I tried more than once to buy makeup and skin care, and finally settled for ordering the ingredients to make skincare at home (from Vitacost.com) and a tube of lipstick and some foundation, both Mineral Fusion. This after I trashed all my old (some 14 years old!) cosmetics and was completely out of skincare. I was using Vaseline.
When I say I tried more than once, I mean I filled my cart with some very impressive products on the Net, and then just couldn’t spend all that money, so gave it up. The next morning I drove to a department store to see if there was one of those cool specials where you spend $35 and get a promo package worth $150 of stuff you mostly want and will use. Nothing doing, plus they were blasting cruddy (non-relaxing, non-uplifting, non-melodious) music and I’m just so over going into stores where the customer is obviously not that important.
So, one of the morals of this story is that frugality can either be deprivation, or it can be an open door to creativity, often resulting in a better quality and healthier outcome. And of course, there’s that lovely smug feeling that comes of spending less and getting more. How smart are we? Pretty smart.
ON NON-FATIGUING FOODS
I dropped the ball here a little, both at The Sugar Mouse tea house on Thursday in Laramie, Wyoming, and then again Saturday night, when I made chocolate no-bake cookies (they had peanut butter, so that makes them real food, right?). But then this morning I read Honey, God’s Gift for Health and Beauty, which caused me to sweeten my blueberry muffins with honey rather than sugar, and to give my leftover no-bakes to my son, who has no belly fat and a great love for no-bakes.
From there I researched benefits of drinking vinegar and honey and went to town for organic (with the mother) apple cider vinegar. I already have raw honey, so upon finishing this post I’ll make this amazing elixir and partake!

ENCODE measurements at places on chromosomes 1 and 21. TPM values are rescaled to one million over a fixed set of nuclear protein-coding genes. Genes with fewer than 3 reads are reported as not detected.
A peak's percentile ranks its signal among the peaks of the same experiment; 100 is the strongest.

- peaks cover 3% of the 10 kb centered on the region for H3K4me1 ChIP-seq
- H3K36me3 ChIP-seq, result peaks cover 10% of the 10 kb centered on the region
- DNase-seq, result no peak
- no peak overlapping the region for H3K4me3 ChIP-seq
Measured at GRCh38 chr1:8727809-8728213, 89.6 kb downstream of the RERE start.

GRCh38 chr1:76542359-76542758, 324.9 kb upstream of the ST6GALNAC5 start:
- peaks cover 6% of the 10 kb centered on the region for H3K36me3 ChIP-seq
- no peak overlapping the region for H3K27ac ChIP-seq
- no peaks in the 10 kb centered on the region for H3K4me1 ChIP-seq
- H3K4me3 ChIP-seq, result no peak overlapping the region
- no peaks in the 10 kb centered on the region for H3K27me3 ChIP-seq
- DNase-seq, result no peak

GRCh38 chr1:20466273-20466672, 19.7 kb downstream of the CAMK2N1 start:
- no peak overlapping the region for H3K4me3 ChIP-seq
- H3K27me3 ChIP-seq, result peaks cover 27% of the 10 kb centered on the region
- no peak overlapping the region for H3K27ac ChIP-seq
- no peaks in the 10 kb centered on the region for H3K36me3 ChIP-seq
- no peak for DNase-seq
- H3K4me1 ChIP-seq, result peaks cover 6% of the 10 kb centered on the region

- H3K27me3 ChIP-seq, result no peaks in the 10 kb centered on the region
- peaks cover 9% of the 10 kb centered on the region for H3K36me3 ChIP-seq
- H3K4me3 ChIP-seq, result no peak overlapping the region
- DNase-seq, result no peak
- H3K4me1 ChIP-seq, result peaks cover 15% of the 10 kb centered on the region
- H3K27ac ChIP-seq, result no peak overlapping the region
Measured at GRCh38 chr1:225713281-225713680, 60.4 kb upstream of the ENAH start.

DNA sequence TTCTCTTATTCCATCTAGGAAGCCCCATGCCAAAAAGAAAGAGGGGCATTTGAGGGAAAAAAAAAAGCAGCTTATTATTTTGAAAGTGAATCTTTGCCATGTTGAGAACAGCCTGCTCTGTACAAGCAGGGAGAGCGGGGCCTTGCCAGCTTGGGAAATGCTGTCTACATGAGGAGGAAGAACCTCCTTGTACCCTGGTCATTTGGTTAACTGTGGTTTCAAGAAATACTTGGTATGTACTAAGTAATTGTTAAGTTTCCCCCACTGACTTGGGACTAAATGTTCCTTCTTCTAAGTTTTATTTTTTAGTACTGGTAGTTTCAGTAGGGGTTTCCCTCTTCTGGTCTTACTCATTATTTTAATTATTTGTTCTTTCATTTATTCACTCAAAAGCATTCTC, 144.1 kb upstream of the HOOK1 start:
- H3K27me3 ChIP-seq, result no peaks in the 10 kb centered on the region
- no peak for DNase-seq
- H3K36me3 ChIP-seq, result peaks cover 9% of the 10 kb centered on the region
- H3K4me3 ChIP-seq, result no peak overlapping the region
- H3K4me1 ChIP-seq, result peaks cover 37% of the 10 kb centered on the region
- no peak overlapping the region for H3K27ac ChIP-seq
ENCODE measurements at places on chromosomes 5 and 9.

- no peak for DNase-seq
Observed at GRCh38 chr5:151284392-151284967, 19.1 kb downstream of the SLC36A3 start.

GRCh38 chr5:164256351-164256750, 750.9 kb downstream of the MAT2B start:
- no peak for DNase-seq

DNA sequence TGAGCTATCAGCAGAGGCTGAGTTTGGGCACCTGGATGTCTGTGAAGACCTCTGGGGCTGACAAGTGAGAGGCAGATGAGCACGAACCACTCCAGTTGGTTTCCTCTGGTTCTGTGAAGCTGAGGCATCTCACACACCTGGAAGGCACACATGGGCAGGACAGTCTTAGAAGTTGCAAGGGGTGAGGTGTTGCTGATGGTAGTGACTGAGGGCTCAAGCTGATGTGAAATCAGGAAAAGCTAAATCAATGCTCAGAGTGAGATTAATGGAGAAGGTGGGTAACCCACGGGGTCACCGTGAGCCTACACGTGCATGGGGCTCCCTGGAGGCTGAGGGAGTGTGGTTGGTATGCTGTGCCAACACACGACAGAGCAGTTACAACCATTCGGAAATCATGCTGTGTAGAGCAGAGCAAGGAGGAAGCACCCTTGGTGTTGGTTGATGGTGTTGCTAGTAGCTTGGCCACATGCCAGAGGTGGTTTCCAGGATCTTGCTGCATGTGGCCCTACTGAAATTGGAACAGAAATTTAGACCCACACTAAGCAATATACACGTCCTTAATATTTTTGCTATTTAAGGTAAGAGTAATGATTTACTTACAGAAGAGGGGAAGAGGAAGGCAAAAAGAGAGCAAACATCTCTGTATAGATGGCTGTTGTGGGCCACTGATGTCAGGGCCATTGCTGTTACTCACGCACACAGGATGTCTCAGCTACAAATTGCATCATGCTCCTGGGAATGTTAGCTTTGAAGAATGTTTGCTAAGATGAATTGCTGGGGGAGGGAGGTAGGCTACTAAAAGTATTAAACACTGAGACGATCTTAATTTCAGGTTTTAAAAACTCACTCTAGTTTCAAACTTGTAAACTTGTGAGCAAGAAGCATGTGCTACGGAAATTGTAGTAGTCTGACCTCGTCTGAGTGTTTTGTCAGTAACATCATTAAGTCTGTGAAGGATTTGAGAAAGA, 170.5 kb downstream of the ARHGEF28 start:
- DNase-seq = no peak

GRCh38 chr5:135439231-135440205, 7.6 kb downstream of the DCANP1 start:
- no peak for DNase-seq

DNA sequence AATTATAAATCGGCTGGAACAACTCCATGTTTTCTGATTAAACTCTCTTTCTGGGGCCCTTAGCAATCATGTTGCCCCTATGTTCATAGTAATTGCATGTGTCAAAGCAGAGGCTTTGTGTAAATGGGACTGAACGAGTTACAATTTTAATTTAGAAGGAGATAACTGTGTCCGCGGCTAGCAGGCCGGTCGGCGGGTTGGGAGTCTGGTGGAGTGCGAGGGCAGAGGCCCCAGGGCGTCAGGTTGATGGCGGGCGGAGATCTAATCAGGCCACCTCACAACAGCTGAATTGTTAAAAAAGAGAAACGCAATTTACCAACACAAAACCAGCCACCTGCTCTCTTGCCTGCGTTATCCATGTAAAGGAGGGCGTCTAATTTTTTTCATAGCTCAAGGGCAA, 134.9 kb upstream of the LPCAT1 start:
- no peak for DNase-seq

As to coffee, I actually went to a coffee shop and ordered herbal blackberry tea, iced. Delicious! I didn’t have any coffee at all, all week long, until a very tiny cup (1/4 cup of coffee, 1/4 cup of heavy whipping cream) today, telling myself that I will allow myself one cup per week. So, we’ll see how that goes.
I scored A++++++ on this one. There are so many other marvelous and fun and creative things that get done when the TV/laptop/phone is off. I love it. Yes, there were a couple of times when I wanted to watch something, but it was only when I was thinking of eating something fatiguing . . . As I’ve said before, these habits, for good or for not-so-good, go together.
It was helpful that I didn’t take a martyr’s stance, that I checked my thoughts before speaking them. I might have thought a few times that it would be nice to sit down and take a load off, watching something totally fun, such as Decoy Bride, or that it wouldn’t hurt to watch whatever John was watching. After all, it was Friday night . . . But I didn’t speak it, didn’t talk about it. Instead I settled in with a stack of books, my journal, pens, and highlighters, and read old favorites such as The Shape of a Year by Jean Hersey, and Candy Paull’s Abundance. I prayed as I read from the Psalms, and also had a couple of lovely phone conversations. Best of all, I did some some very in-depth listening to my beloveds as they shared their hearts. This simply doesn’t happen when you’re glued to the tube.
Determined not to be even a little bit tempted to watch an episode of Poirot tonight, I made a library visit and came home with Francine Rivers, Victoria Holt and of course, Agatha Christie. I was completely surprised by the ending of By the Pricking of My Thumbs, and I keep marveling at the mind of Agatha Christie, and wondering when my non-watching time will become writing time. Fiction, I mean–the writing that stretches me, calls me, eludes me, and won’t leave me alone. As my daugher Rebekah said when she was little and things didn’t go smoothly, “Oh, sigh.”
ON SPEAKING GOOD WORDS
I noticed and noted that I don’t need to worry about the negative words of others–I have plenty of my own. I read Lindsey Roberts’ free booklet, The Company You Keep and among so much rich and uplifting information, I focused on the idea of being good company to me. I really enjoy myself when nothing but faith, thanksgiving, and great expecations come out of my mouth.